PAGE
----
• Of that list, only Singleton and Montero were highly regarded as prospects. Further, Singleton and Arcia are the only two that appear on this list that were also on the Best Minor League Hitters of the Past Decade
  • Juan Soto leads both lists. Was there ever any doubt?  I also remember that impressive break-out campaign for Giancarlo Stanton – who did *not* make the cut for our Best Minor League Hitters of the Past Decade
  • Does anyone else remember how good Jurickson Profar looked as a prospect when he was coming up before the injuries kept setting him back? Peak wOBA projections do, as his 2011 season ranks #71. That ranking also suggests that he may have been overrated as the #1 prospect in 2012.  Above him in the ranks for 2011 are Oscar Taveras (oh what could have been!) and Anthony Rizzo.
  • While we’re on the top prospects train:
    • Jason Heyward (2010’s top prospect) did not make the list
    • Mike Trout’s (2011) best season ranks #6
    • Byron Buxton’s (2013, 2014, and 2015) best season ranks #38
    • Yoan Moncada (2016) did not make the list and 2017’s Shohei Ohtani did not play in the minors
    • Vladimir Guerrero, Jr.’s (2018) best season ranks #3.
    • Wander Franco’s (2019) best season ranks #33
  • Joey Gallo is the only player who has 3 seasons in the top 101! I maintain my position that Gallo will have a ridiculous peak career (you will want to be a part of it!).  The players who made the list twice are Juan Soto, Vladimir Guerrero Jr., Mike Trout, Carlos Correa, Oscar Taveras, Anthony Rizzo, Kyle Schwarber, Wander Franco, Byron Buxton, Wil Myers, Eloy Jimenez, Jon Singleton, Xander Bogaerts, and Fernando Tatis Jr.  Not a bad list to be on!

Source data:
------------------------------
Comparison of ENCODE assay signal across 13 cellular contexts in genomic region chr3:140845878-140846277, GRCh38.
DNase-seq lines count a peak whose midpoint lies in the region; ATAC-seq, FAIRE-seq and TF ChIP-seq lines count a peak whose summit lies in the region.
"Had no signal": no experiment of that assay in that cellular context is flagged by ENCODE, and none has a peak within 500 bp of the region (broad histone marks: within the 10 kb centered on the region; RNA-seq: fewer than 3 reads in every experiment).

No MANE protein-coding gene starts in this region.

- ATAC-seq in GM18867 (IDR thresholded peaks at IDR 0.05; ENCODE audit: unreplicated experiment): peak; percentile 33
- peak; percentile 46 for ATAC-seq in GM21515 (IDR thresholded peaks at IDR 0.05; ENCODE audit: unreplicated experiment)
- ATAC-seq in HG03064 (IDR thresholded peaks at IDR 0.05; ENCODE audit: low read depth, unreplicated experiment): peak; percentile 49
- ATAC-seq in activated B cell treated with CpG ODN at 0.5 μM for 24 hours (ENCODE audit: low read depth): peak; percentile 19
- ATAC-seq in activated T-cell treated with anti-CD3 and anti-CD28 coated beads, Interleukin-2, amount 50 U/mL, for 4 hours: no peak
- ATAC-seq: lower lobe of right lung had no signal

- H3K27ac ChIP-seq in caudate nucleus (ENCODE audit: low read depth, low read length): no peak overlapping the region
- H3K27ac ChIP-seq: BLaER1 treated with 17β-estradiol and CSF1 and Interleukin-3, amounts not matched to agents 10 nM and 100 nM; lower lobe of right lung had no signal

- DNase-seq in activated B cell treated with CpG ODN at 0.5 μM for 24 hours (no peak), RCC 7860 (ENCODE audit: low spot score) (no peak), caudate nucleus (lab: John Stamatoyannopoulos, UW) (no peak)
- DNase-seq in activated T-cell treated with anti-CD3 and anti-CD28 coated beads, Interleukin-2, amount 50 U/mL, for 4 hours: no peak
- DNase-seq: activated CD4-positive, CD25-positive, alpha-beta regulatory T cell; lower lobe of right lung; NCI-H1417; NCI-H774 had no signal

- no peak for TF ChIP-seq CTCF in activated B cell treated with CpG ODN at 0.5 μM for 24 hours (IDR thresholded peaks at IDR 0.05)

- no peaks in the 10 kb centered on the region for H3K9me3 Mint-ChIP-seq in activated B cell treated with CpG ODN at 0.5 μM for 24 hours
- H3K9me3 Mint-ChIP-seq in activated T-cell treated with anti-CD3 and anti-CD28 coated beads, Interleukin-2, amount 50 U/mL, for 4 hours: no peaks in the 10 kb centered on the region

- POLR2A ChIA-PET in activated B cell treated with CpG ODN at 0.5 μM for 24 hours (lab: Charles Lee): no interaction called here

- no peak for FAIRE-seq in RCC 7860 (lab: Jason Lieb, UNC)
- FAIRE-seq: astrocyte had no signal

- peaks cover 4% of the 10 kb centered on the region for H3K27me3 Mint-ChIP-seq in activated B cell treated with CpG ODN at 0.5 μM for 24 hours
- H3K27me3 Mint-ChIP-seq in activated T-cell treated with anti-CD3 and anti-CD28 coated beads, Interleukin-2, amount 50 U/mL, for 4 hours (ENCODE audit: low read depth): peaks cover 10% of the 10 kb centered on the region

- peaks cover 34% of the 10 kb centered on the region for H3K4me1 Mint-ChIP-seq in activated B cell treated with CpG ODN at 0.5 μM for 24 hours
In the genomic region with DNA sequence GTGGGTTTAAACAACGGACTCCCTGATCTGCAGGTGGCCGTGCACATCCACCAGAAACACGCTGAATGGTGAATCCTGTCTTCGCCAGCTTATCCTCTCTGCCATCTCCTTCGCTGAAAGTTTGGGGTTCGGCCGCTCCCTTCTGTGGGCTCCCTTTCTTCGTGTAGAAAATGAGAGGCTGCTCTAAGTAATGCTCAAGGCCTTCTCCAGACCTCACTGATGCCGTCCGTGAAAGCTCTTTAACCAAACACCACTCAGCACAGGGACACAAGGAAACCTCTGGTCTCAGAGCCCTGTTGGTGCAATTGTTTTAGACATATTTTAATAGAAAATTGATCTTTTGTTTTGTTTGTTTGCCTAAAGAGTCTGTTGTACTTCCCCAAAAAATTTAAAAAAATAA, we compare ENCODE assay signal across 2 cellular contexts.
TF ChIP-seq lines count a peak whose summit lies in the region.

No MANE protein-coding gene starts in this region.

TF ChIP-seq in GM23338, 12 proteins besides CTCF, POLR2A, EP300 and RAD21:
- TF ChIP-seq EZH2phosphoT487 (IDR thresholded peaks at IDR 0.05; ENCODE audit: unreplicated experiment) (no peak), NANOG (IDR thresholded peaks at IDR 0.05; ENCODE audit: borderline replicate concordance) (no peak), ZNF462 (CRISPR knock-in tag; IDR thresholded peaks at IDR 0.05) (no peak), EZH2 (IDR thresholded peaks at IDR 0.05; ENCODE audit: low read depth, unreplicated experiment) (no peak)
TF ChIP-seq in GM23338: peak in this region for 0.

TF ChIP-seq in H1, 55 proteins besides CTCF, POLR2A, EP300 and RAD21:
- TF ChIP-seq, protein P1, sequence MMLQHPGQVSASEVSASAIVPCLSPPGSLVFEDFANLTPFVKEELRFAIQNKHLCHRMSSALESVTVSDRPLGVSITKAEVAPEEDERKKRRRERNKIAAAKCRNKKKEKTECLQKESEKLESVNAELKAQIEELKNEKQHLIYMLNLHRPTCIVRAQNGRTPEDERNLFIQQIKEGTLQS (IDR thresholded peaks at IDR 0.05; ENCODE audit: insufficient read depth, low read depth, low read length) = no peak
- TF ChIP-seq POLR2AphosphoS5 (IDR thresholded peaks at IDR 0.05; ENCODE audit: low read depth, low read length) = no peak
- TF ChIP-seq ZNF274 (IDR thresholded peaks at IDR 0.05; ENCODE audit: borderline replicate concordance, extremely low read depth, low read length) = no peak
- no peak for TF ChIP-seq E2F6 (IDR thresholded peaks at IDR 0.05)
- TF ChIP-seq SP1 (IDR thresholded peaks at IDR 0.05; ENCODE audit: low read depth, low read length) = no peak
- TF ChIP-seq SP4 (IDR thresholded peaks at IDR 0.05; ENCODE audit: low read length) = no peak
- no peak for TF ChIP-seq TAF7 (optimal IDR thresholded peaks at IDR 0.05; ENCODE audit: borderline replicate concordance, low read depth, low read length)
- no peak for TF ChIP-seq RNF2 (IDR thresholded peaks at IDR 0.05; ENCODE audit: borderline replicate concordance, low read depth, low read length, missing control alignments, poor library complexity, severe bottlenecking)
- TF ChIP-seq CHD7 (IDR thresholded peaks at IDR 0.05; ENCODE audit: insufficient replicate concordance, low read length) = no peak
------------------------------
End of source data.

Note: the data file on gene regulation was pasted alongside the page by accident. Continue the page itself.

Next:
• Paul Goldschmidt and Jose Altuve never received a lot of prospect fanfare before they embarked on their impressive careers, but they can be found here!
  • Ten players from 2019 made the list. What a perfect ratio! Those players include, in order of highest peak wOBA projected, Yordan Alvarez, Austin Riley, Josh VanMeter, Wander Franco, Luis Robert, Gavin Lux, CJ Abrams, Keston Hiura, Alexander Mojica, and Gilberto Jimenez.

Since we all love lists so much, below are more lists related to these rankings and the Best Minor League Hitters of the Past Decade rankings!

Players that Made Both Lists

 

 

 

Name

 

Rank in Combined Seasons list

 

 

Combined wOBA

Best Single Season in Top 101 Top Single Season wOBA Difference in Combined and Best Season
Juan Soto 1 0.467 1 0.530 6%
Mike Trout 2 0.444 6 0.455 1%
Vladimir Guerrero Jr. 3 0.437 3 0.498 6%
Kris Bryant 4 0.437 12 0.447 1%
Bryce Harper 5 0.431 48 0.421 -1%
Kyle Schwarber 6 0.429 30 0.431 0%
Wander Franco 7 0.423 33 0.429 1%
Anthony Rizzo 8 0.417 13 0.443 3%
Eric Hosmer 9 0.412 34 0.428 2%
Joey Gallo 11 0.404 17 0.441 4%
Ronald Acuna Jr. 12 0.402 23 0.436 3%
Carlos Correa 13 0.397 8 0.453 6%
Paul Goldschmidt 14 0.396 76 0.413 2%
Oscar Taveras 15 0.395 9 0.451 6%
Bo Bichette 16 0.395 19 0.439 4%
Xander Bogaerts 17 0.393 87 0.410 2%
Fernando Tatis Jr. 18 0.393 82 0.411 2%
Mookie Betts 19 0.393 37 0.428 3%
Andrew Benintendi 20 0.393 74 0.413 2%
Luis Robert 21 0.392 35 0.428 4%
Yordan Alvarez 22 0.391 15 0.442 5%
Miguel Sano 23 0.390 32 0.429 4%
Eloy Jimenez 25 0.387 44 0.424 4%
Addison Russell 26 0.387 28 0.432 4%
Byron Buxton 27 0.387 38 0.426 4%
Domingo Santana 29 0.383 56 0.420 4%
Victor Robles 36 0.380 22 0.439 6%